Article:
“I look forward to each assignment because it’s a different platform and mission than the rest of our GOGO [Government Owned and Government Operated] ships,” said Civil Service Mariner Brad Musselman, a cargo mate aboard the ship.


During 2018, Mount Whitney participated in seven exercises and supported multiple key leader engagement events: Juniper Cobra ’18, Exercise Obangame Express, Steadfast Cobalt ’18, BALTOPS ’18, Seabreeze ’18, the Thessaloniki International Fair, and Trident Juncture ’18. These exercises and events demonstrated Mount Whitney’s ability to support command and control of joint service and multinational units during sustained operations in locations from the West Coast of Africa all the way to the Arctic Circle.


Mount Whitney steamed 39,940 nautical miles during 2018, a distance more than one-and-a-half times the circumference of the Earth. Add in loitering steaming at exercise locations and the number is well over 40,000 miles covered.


“Being the helmsman while in a 30-ship formation with our NATO allies was one of the highlights of my life,” said Civil Service Mariner Steve Meissgeier, who piloted the ship during BALTOPS 18.


During the year, Mount Whitney sailors earned the coveted Emerald Shellback for crossing the equator at the Prime Meridian; the Realm of the Czars for transiting the Bosporus Strait; and the Blue Nose for crossing the Arctic Circle.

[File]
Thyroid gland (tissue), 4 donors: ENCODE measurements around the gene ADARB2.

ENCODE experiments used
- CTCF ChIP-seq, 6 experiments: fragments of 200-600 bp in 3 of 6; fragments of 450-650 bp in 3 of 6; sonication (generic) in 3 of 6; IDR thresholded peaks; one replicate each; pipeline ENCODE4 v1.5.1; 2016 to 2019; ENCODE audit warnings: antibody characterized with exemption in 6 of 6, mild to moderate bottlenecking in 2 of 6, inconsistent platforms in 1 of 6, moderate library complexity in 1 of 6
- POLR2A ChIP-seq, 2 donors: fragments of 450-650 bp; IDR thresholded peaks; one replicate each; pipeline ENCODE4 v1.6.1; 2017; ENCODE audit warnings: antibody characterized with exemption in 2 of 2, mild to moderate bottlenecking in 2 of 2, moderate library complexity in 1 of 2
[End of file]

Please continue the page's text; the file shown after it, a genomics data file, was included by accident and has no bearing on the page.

The list of ports Mount Whitney visited would read like an enviable itinerary from a vacation planner: Naples, Italy; Haifa, Israel; Rota, Spain; Gabon, West Africa; Dakar, Senegal; Rijeka, Croatia; Lisbon, Portugal; Klaipeda, Lithuania; Kiel, Germany; Odessa, Ukraine; Athens, Greece; Thessaloniki, Greece; Theule Sur Mer, France; and Trondheim, Norway.


Mount Whitney hosted three diplomatic visits in 2018, to include the presidents of Ukraine and Lithuania. Additionally, Mount Whitney welcomed U.S. Ambassadors, allied and partner ambassadors, and numerous flag Officers.


Mount Whitney Sailors participated in community outreach and volunteer events across Europe and Africa, building bridges and forging ties between the U.S. and our friends and partners across Europe and Africa. They work hard, go the extra mile, and truly excel at everything.